The joke was going to be that I wasn’t going to mention Chungking Express.
Well, all hail B’doom-ch’nk, the god of obvious punchlines.
Watching Herbal Tea, it is pretty hard to not draw some parallels with Wong Kar Wai’s debut masterpiece – but not for anything particularly praiseworthy or innovative. Just the plotline of the third story in CKE is quite closely aligned to that in Herbal Tea.
(For those not familiar with Faye Wong’s debut performance with Tony Leung Chui Wai, guy meets girl while falling out with another. Girl assists guy in the background. The two hook up before deciding some time apart would be best before the obligatory happy ending)
But then, no one goes to see Romantic comedies for amazing plot twists. We all know the leads are going to end up together just like we know the sidekicks going to die, the bad guy is going to get his come uppance and the damn boat is going to end up on the bottom of the ocean. What is important is that in going through the motions, does the movie have the right style and pacing to keep us interested till the end.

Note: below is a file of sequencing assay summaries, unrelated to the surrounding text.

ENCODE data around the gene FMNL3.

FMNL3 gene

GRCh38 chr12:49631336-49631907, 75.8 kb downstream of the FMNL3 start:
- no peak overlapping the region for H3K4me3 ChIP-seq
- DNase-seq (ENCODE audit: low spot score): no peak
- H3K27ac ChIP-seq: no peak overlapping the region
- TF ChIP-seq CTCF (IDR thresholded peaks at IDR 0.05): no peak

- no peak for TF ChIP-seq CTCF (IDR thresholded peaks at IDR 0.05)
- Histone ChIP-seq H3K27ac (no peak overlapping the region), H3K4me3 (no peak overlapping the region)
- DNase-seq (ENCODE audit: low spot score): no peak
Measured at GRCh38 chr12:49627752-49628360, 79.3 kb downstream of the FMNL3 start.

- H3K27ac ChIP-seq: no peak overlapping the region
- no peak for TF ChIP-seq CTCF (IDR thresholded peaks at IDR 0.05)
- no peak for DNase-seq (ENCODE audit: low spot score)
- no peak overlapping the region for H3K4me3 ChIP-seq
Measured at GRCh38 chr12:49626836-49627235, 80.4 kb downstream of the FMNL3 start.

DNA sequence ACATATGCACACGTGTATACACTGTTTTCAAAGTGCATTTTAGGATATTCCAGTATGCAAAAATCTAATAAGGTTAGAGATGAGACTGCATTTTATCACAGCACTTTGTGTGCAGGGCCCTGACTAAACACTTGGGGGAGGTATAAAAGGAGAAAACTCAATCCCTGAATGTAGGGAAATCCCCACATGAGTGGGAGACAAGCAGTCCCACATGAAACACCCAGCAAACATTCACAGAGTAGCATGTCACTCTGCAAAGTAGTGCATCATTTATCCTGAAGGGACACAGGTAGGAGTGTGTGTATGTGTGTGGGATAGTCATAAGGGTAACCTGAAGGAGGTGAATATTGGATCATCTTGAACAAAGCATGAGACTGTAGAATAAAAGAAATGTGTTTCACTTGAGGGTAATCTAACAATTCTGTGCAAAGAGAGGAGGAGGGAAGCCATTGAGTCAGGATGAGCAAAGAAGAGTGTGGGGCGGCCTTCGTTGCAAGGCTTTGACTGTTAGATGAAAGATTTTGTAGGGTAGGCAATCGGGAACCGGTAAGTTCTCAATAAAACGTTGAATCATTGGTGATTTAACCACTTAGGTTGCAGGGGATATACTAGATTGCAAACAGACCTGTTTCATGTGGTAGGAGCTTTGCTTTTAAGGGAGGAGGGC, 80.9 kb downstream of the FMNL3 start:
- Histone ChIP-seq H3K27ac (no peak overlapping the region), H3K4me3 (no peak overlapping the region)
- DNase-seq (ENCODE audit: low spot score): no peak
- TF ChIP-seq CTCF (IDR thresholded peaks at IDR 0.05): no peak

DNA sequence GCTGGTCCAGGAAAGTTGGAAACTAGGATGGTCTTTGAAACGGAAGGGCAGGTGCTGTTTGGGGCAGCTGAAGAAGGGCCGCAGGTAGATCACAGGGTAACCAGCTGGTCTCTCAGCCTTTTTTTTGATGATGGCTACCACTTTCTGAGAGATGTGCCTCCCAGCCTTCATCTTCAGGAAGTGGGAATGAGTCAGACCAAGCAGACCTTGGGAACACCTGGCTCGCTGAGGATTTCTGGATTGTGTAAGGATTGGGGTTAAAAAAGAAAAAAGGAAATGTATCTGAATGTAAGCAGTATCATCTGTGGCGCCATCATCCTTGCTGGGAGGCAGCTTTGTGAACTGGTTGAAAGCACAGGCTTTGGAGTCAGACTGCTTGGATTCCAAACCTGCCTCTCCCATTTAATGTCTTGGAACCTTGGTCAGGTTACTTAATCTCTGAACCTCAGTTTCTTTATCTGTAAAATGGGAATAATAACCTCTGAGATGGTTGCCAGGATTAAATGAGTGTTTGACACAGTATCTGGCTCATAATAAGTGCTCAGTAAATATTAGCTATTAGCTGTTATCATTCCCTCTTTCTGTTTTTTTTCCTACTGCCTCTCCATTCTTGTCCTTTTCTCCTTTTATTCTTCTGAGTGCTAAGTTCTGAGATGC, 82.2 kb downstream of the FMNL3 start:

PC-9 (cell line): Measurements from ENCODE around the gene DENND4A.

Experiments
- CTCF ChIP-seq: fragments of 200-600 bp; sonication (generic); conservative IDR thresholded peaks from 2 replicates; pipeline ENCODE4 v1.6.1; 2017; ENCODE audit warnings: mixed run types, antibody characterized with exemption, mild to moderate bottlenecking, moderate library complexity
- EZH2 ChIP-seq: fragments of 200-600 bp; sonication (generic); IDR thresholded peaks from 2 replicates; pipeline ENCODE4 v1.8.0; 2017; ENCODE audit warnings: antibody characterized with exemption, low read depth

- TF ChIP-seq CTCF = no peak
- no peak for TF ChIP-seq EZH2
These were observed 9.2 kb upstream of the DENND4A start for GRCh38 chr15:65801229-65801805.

So in that respect, Herbal Tea offers enough to keep you going. It is always fun to watch Candy Lo have the precociousness of a giddy school girl. Not as much as seeing Jordan Chan take a few beatings but pretty close. What is amusing though is seeing Candy playing the role of a relationship virgin while disturbingly giving sexual advice to an elder neighbour and being the object of (unknowing) adoration of the men around her.
Unfortunately, the chemistry between May and Dan (Candy and Jodan respectively) is pretty low. Admittedly, they play off each other at arms length for a good portion of the film but there’s never really that sense of tension that may turn into love. Instead there is just a mutual sense of congeniality that eventually turns into love. The problem is that May is just such a friendly and helpful person that if it wasn’t for the fact that Dan is
- the lead and
- has more screen time (and hence assumedly more attention) than any of the other suitors
that there’s any clue that things may develop.
For a romance, there’s a certain sense of inevitability that pushes things along rather than any sense of feeling and that’s really Herbal Tea‘s greatest failing. There are sufficient amusing moments and interesting scenes to keep one interested but it rather fails in getting the blood going or the heart a flutter.